In the Science Translational Medicine paper, the researchers report that the powerful bispecific antibody approach they developed could also be used for the treatment of T-cell cancers. In animal models of T-cell cancers, the researchers showed that their approach selectively killed the cancerous T cells while sparing the majority of healthy T cells. Oncology fellow at Johns Hopkins University School of Medicine and lead author Suman Paul, M.B.B.S., Ph.D., was inspired to perform this study while treating a patient with this type of cancer.
“The patient had skin lesions so painful that clothing was intolerable, and like other patients with this disease, had a dismal prognosis,” says Paul, who emphasizes the need for better therapies.
“Immunotherapies against B cell lymphomas have worked well with therapeutic agents such as CAR T cells and bispecific antibodies that wipe out both healthy and malignant B cells. These B cell-targeting treatments are effective because humans can tolerate the loss of healthy B cells. But a treatment approach that depletes both healthy and cancerous T cells would not work in T-cell cancer patients, because the healthy T cells are necessary for a functioning human immune system. Wiping out the healthy T cells along with the cancerous T cells would essentially result in a disease like AIDS.”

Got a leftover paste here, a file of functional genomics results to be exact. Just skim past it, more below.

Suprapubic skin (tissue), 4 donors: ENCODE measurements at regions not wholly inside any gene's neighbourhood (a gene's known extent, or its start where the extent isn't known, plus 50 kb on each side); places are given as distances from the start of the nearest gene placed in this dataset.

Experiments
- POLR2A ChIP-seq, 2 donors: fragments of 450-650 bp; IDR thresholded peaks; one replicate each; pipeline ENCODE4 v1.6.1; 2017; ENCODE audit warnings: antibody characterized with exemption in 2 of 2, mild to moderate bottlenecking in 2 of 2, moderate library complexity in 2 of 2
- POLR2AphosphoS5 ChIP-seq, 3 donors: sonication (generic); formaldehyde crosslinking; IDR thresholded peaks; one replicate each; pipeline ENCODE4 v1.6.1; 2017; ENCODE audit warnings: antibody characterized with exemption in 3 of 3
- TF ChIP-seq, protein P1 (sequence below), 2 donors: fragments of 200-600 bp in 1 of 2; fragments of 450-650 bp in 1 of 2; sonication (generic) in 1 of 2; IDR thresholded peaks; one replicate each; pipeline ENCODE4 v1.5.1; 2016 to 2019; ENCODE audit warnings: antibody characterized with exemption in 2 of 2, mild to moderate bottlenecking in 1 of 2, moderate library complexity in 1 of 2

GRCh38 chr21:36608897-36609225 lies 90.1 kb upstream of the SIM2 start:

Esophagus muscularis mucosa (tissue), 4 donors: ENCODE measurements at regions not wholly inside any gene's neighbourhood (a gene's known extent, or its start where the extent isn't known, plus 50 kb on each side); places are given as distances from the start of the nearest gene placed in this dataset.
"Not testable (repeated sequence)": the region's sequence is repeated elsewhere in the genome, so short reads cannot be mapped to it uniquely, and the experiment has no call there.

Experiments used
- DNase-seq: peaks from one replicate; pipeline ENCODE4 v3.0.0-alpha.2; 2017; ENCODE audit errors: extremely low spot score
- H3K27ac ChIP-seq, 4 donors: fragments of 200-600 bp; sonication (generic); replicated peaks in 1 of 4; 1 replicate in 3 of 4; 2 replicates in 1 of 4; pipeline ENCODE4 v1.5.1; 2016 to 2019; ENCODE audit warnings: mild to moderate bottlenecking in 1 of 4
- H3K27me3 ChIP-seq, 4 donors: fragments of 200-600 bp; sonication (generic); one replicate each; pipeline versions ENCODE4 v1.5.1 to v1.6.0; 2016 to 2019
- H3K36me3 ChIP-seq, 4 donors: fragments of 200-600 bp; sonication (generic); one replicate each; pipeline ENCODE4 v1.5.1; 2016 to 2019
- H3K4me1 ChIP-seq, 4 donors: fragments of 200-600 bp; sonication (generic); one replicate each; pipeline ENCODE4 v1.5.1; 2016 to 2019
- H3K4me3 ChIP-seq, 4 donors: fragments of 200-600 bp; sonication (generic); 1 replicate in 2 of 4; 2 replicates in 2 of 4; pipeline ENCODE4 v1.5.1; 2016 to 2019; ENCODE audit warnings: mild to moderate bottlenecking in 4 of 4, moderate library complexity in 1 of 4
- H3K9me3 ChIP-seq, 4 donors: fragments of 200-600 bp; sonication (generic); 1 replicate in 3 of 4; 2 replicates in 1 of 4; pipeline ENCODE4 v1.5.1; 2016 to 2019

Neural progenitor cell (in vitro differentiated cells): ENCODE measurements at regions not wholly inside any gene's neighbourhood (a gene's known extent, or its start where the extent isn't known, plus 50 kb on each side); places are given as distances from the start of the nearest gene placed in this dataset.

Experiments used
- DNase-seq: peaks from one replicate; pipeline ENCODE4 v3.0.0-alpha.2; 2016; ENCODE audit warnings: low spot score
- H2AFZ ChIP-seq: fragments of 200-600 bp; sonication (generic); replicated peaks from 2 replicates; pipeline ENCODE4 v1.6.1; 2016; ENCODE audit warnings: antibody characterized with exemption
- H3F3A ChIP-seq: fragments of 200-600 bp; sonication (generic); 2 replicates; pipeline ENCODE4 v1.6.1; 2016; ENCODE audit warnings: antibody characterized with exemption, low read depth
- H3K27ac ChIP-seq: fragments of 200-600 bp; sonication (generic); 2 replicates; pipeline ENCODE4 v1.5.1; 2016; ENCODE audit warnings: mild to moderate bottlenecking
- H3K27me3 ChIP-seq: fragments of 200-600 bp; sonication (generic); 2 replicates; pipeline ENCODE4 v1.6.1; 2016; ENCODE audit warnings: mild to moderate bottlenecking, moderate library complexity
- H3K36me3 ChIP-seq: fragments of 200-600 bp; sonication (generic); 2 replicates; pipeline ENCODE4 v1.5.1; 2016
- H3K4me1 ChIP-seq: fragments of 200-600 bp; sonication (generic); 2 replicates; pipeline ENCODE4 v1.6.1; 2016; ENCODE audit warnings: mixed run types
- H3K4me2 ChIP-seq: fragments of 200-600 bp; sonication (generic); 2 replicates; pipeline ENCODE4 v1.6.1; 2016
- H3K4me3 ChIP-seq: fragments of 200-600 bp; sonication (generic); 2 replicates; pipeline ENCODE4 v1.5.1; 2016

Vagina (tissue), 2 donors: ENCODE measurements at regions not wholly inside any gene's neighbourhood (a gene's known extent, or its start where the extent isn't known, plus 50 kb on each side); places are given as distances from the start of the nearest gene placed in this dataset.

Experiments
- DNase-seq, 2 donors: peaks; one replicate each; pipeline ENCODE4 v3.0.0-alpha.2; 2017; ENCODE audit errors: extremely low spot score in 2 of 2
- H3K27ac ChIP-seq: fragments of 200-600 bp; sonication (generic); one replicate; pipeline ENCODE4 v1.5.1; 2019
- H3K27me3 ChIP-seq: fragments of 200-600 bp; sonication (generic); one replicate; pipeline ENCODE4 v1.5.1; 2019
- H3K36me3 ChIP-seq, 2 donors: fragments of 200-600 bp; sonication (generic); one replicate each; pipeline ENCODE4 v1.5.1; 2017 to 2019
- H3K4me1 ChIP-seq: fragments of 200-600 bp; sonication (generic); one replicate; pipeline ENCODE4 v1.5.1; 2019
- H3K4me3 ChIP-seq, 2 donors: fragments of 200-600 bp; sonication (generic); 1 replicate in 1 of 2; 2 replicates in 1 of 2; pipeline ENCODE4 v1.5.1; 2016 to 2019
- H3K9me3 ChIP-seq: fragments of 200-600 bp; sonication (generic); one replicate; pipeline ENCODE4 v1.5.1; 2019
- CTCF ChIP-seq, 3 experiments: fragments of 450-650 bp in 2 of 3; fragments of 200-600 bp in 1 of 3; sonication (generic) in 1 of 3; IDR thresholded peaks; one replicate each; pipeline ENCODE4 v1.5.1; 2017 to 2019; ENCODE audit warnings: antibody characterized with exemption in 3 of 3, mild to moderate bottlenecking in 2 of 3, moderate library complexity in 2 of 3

By targeting the cancer-associated T-cell receptors, the Science Translational Medicine study described a novel strategy that allowed killing of the cancerous T cells with loss of only a small fraction of healthy T cells.
Another type of immunotherapy, called checkpoint inhibition, works well in patients whose cancer has already drawn the attention of immune cells. Drugs called checkpoint inhibitors can successfully boost this immune response. Many cancers, such as pancreatic cancer and ovarian cancers do not attract immune cells. However, these cancers very frequently contain RAS and/or p53 mutations, providing the opportunity for new forms of immunotherapy not dependent on natural immune responses, says Zhou.
The researchers say one of the major benefits of this type of immunotherapy is that it has the potential to work broadly across cancer types, as long as the patient has the mutant p53 or RAS gene and a matching HLA type, and the therapeutic agent used should be relatively simple to produce.